Experiment 1 in the ISIMIP2b simulation protocol calls for simulations based on pre-industrial climate data, with reporting period 1661-2099 (or -2299 for sectors extending so far). The point of this experiment is not to 'spin-up' the model to some equilibrium state (the spin-up should have already taken place prior to simulation of the reporting period), but rather to generate a large sample of the impacts of natural climate variability and extreme events (without climate change and at fixed socio-economic conditions). Using this sample, we will then be able to analyse at which point the distribution of impacts simulated using climate data with a climate-change signal (i.e. the historical and RCP data) depart from the distribution expected without climate change.
The pre-industrial reference distributions could be used for cross-sectoral analyses. For example, one could be interested in the "number of people effected by extreme events" (floods + heat waves + tropical cyclones + crop failure + losses in fisheries + droughts). As ISIMIP particularly wants to allow for this kind of aggregation across sectors it is critical that consistent reference simulations (i.e. forced by the same weather fluctuations) are provided by as many impacted sectors as possible.More specifically, we could ask the question, when does the historical distribution depart from the 2-standard-deviation spread of the pre-industrial distribution? In general, the large sample size for both the pre-industrial and the future period should enable statistically-robust comparison even between nearby warming levels.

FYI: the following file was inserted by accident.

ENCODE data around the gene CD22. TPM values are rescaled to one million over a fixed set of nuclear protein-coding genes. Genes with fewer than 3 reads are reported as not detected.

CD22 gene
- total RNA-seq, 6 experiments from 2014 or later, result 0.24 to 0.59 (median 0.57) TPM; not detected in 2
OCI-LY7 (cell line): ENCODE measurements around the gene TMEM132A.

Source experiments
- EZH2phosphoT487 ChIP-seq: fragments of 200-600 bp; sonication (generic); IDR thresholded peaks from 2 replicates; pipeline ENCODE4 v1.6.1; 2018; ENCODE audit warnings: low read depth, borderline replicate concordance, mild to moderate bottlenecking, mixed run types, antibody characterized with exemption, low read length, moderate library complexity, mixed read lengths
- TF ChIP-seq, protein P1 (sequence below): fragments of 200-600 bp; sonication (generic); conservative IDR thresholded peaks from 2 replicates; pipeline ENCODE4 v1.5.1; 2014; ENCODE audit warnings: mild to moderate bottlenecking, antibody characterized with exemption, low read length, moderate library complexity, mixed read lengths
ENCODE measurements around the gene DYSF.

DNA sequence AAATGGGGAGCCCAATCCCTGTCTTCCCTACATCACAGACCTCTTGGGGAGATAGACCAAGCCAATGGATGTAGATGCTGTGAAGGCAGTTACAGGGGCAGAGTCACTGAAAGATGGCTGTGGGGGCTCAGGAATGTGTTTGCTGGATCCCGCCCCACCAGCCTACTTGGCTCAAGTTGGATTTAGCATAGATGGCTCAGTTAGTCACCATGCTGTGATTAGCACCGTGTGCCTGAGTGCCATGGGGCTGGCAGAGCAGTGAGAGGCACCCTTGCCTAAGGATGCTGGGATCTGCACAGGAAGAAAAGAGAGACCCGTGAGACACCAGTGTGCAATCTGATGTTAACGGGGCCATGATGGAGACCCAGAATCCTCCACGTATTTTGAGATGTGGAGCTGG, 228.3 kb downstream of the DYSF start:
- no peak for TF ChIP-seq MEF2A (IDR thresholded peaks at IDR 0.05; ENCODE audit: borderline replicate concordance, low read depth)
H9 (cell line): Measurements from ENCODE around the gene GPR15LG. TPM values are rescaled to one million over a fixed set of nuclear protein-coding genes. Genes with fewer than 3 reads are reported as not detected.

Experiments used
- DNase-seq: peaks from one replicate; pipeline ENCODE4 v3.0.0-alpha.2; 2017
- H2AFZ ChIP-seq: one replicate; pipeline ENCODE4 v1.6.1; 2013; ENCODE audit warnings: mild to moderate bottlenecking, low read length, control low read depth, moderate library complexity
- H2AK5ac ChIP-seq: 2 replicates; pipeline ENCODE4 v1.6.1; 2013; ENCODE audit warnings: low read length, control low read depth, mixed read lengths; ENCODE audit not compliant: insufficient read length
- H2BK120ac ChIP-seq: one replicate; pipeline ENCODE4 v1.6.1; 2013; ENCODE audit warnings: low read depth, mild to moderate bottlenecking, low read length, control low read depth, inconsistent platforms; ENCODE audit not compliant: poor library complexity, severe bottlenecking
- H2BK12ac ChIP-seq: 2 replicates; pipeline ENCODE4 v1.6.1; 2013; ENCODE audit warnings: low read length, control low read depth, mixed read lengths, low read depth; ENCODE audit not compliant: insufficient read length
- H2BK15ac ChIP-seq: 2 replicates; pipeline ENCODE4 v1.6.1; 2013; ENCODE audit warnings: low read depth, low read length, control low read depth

More generally, the ISIMIP2b protocol has been designed to describe the full range of impacts associated with exemplary realisations of the future climate under RCP2.6 and RCP6.0. These simulations will form the basis for the analysis of societal impacts, such as changes in economic growth, migration patterns or malnutrition rates. Such analyses require: 1) the combination of critical impacts across sectors, not only from sector-specific effects, and 2) realisation of individual (extreme) weather events, not just responses to mean weather.
We hope this helps to understand the motivation behind all the experiments in the ISIMIP2b protocol. Please don't hesitate to get in touch if this is still unclear.